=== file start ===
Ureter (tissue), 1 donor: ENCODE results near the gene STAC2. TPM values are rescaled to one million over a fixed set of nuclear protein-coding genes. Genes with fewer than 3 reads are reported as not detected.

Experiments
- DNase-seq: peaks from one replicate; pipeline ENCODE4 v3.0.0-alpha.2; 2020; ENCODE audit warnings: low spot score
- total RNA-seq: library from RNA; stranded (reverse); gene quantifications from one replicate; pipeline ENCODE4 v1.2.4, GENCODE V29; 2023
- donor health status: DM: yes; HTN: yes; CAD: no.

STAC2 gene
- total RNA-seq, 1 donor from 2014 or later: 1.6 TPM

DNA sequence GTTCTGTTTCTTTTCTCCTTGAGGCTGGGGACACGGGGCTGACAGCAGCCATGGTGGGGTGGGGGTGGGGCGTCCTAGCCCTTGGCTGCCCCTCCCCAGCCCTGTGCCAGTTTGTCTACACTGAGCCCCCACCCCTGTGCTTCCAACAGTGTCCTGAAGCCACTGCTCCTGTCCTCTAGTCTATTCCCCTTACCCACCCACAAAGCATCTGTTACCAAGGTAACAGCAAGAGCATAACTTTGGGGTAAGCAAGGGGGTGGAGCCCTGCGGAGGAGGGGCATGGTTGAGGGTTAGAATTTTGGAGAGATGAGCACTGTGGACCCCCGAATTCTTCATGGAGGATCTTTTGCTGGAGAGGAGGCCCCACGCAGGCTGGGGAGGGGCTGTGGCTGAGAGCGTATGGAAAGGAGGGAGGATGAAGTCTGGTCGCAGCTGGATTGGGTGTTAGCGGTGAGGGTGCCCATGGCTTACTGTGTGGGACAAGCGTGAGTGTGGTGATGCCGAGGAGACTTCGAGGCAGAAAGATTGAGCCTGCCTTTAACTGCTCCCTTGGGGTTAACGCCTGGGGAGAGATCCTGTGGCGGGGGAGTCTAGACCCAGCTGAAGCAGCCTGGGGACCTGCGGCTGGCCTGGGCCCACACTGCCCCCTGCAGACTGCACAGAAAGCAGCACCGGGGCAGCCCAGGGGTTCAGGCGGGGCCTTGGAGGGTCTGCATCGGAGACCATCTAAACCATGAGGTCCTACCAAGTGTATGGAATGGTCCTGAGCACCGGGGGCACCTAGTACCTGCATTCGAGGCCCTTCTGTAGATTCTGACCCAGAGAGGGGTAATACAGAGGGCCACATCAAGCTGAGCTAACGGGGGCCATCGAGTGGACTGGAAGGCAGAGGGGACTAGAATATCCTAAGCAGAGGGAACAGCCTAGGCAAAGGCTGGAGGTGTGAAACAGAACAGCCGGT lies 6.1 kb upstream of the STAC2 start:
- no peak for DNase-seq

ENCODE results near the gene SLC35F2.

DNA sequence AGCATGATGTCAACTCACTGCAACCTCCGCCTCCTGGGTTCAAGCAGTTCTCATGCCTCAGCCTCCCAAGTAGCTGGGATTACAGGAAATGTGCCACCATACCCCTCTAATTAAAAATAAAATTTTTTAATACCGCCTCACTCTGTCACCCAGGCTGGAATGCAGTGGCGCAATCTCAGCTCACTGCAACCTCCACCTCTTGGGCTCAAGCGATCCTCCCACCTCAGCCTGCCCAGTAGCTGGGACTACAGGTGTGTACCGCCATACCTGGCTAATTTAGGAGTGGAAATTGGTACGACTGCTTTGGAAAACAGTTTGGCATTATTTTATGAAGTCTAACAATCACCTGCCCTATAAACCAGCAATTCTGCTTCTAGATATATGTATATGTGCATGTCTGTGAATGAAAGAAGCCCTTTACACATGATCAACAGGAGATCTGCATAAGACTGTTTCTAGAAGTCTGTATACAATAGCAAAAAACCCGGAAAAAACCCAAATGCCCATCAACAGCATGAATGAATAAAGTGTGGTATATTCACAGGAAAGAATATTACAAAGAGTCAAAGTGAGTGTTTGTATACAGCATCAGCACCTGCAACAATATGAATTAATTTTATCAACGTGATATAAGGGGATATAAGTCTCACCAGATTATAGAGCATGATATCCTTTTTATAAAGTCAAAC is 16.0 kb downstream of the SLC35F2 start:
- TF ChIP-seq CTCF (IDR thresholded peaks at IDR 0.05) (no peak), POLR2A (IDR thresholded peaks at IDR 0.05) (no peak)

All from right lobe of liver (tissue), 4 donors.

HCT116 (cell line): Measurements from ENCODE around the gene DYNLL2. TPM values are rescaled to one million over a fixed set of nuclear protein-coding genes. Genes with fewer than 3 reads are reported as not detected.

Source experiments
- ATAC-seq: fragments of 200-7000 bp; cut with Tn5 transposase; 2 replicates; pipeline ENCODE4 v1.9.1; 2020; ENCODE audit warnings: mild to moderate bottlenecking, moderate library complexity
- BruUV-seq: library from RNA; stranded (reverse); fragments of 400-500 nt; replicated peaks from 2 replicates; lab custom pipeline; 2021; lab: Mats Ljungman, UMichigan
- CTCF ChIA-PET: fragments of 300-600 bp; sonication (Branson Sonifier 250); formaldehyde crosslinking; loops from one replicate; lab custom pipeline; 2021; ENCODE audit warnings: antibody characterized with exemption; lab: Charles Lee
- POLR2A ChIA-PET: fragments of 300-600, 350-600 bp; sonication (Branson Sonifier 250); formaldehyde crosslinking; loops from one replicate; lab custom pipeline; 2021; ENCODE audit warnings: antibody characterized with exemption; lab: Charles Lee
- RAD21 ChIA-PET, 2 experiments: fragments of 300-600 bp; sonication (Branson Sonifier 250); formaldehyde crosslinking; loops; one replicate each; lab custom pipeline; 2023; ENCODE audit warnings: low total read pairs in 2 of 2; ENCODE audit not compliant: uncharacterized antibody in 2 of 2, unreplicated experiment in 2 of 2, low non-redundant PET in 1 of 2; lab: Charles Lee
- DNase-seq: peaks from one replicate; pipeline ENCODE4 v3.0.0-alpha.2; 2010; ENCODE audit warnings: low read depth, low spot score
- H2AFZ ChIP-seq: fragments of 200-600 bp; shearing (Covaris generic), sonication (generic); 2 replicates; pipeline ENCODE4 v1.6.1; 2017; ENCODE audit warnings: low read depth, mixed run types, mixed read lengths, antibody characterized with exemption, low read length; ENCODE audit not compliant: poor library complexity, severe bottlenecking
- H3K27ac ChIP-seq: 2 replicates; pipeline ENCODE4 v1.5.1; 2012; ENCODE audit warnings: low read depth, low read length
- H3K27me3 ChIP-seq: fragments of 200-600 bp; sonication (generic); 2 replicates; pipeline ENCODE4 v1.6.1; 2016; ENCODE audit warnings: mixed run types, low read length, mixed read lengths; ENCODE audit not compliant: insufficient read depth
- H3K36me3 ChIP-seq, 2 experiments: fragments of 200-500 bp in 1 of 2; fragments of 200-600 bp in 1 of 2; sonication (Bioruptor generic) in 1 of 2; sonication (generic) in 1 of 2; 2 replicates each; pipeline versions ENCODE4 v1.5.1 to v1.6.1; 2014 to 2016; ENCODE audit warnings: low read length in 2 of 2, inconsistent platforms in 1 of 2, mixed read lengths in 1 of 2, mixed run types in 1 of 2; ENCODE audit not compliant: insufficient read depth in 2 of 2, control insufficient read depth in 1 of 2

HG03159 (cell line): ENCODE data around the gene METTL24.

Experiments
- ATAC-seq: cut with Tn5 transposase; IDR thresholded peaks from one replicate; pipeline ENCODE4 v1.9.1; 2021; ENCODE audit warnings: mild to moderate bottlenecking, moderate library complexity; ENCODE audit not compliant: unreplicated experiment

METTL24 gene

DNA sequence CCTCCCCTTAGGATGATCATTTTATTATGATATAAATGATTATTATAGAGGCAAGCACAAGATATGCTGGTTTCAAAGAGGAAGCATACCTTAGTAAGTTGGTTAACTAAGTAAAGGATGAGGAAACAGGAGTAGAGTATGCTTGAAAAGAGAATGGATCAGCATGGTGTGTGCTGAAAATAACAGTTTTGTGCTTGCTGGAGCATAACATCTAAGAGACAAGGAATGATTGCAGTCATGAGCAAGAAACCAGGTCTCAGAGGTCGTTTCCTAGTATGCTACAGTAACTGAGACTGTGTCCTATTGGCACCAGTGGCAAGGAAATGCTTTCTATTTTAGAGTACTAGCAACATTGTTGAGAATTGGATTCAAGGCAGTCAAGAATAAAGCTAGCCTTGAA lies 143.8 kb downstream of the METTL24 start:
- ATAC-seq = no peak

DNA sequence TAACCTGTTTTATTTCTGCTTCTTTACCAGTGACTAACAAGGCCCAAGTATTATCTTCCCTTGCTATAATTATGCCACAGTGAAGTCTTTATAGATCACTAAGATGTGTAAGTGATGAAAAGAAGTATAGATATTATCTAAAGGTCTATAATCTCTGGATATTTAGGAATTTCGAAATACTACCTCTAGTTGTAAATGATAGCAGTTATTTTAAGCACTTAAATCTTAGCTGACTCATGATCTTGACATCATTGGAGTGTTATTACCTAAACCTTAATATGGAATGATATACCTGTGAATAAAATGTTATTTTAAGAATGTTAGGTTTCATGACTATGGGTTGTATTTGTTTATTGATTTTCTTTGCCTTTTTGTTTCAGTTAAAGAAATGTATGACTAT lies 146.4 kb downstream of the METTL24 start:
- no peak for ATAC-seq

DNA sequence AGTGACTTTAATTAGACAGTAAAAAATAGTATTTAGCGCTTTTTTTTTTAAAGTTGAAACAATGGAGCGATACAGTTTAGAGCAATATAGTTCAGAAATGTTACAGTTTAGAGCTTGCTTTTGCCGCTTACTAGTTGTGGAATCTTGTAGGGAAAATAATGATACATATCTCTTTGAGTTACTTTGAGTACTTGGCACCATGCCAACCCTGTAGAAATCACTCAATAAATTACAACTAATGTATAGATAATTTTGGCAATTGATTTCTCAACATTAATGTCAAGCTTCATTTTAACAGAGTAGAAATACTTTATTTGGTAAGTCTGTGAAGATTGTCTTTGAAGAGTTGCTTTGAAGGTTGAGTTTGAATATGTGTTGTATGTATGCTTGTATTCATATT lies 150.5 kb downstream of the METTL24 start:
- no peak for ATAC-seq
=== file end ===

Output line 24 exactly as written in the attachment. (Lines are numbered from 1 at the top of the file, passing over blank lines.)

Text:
- H3K27me3 ChIP-seq: fragments of 200-600 bp; sonication (generic); 2 replicates; pipeline ENCODE4 v1.6.1; 2016; ENCODE audit warnings: mixed run types, low read length, mixed read lengths; ENCODE audit not compliant: insufficient read depth